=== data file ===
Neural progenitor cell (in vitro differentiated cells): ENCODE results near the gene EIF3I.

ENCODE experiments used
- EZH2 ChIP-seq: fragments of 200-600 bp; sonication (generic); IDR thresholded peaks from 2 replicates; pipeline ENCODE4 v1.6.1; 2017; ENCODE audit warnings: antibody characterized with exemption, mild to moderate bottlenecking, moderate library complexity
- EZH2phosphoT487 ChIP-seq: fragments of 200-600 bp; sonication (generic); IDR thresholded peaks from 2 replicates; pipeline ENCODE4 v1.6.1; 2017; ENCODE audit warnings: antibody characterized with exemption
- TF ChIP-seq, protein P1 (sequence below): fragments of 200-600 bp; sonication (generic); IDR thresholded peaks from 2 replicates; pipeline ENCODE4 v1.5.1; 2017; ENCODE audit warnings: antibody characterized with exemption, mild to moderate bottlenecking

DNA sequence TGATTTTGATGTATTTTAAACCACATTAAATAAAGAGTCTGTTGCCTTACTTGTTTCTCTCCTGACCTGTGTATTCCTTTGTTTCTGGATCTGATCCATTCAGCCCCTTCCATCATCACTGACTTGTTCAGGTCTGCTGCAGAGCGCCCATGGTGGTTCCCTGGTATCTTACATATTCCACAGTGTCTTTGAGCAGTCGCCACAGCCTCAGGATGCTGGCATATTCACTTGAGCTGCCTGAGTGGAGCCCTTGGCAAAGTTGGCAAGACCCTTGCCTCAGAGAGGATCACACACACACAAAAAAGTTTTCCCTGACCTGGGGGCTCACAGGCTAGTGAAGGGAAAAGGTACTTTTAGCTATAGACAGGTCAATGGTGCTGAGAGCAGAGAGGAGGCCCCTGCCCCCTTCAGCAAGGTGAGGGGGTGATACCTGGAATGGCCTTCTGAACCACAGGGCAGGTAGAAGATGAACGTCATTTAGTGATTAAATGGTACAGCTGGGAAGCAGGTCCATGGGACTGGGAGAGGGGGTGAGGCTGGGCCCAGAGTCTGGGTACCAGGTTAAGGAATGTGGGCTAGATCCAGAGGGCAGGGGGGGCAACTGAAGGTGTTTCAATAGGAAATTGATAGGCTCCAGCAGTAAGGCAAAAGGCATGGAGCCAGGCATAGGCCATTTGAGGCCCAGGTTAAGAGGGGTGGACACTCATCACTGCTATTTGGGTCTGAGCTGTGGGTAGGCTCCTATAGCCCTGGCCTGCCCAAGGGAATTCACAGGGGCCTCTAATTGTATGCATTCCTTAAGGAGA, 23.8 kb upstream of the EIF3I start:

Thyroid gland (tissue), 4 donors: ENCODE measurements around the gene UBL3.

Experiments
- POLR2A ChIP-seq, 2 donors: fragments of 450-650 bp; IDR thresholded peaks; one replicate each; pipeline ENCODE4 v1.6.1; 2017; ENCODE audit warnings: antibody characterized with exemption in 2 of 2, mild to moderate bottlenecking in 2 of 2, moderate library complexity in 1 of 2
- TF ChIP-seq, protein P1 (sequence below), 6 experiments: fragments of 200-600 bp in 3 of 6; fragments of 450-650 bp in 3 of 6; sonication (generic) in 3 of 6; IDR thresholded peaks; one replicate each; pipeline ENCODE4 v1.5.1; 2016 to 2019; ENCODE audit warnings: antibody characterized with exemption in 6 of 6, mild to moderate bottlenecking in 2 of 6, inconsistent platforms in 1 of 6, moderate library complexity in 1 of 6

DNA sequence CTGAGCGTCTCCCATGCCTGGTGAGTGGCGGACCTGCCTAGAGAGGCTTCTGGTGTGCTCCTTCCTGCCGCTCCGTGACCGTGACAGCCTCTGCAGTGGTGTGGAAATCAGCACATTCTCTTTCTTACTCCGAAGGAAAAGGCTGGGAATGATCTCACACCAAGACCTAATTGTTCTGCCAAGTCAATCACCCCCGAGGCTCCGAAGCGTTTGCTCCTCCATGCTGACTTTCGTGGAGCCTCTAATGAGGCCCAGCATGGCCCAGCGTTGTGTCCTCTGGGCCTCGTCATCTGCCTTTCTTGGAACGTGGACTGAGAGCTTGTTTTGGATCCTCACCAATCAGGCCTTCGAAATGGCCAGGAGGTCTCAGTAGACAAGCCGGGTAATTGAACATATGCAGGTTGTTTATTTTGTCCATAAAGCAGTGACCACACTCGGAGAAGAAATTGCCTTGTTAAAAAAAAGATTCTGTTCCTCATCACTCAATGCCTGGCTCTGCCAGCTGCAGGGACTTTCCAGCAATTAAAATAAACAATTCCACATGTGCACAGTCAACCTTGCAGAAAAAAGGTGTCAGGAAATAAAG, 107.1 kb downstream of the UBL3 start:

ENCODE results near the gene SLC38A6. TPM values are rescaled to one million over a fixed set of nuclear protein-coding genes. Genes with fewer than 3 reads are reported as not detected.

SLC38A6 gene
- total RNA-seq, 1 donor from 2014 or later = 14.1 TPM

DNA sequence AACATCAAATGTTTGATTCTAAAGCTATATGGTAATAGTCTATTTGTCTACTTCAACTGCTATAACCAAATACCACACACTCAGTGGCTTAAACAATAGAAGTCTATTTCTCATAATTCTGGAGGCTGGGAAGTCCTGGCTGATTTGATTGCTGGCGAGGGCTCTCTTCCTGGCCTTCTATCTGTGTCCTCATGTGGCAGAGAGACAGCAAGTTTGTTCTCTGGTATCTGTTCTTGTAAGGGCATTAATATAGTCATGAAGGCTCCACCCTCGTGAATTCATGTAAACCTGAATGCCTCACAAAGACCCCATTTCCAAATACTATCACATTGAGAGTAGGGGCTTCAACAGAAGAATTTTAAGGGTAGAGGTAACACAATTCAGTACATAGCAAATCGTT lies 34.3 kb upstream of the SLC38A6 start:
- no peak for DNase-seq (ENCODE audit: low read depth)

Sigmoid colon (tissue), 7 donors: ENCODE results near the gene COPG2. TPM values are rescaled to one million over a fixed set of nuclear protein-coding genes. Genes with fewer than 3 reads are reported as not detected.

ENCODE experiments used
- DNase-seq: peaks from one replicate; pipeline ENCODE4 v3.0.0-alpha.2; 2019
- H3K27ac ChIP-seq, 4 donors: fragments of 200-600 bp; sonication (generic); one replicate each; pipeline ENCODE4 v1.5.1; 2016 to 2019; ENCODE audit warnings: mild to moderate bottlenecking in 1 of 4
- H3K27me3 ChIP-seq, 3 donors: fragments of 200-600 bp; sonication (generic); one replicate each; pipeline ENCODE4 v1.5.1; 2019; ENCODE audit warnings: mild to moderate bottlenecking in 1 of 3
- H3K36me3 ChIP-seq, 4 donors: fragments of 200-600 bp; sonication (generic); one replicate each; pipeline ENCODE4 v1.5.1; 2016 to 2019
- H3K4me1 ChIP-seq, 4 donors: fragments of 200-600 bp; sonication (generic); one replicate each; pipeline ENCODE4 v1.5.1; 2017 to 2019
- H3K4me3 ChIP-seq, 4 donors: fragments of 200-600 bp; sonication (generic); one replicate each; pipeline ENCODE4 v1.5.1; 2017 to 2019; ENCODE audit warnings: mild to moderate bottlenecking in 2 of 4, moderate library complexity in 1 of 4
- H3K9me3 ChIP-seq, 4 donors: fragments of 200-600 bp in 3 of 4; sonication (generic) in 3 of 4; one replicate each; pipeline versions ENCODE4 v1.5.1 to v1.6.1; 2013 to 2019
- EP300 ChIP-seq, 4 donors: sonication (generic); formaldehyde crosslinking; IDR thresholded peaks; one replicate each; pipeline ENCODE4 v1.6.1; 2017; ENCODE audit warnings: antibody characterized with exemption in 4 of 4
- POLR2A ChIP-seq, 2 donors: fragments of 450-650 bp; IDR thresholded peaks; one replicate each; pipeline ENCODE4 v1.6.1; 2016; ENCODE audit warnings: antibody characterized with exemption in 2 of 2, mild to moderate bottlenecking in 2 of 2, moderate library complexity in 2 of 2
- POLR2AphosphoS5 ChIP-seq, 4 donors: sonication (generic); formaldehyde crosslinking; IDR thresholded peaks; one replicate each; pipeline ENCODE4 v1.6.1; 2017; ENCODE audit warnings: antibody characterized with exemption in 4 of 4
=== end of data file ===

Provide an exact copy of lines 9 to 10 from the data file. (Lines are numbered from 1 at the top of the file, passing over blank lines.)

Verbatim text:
- POLR2A ChIP-seq, 2 donors: fragments of 450-650 bp; IDR thresholded peaks; one replicate each; pipeline ENCODE4 v1.6.1; 2017; ENCODE audit warnings: antibody characterized with exemption in 2 of 2, mild to moderate bottlenecking in 2 of 2, moderate library complexity in 1 of 2
- TF ChIP-seq, protein P1 (sequence below), 6 experiments: fragments of 200-600 bp in 3 of 6; fragments of 450-650 bp in 3 of 6; sonication (generic) in 3 of 6; IDR thresholded peaks; one replicate each; pipeline ENCODE4 v1.5.1; 2016 to 2019; ENCODE audit warnings: antibody characterized with exemption in 6 of 6, mild to moderate bottlenecking in 2 of 6, inconsistent platforms in 1 of 6, moderate library complexity in 1 of 6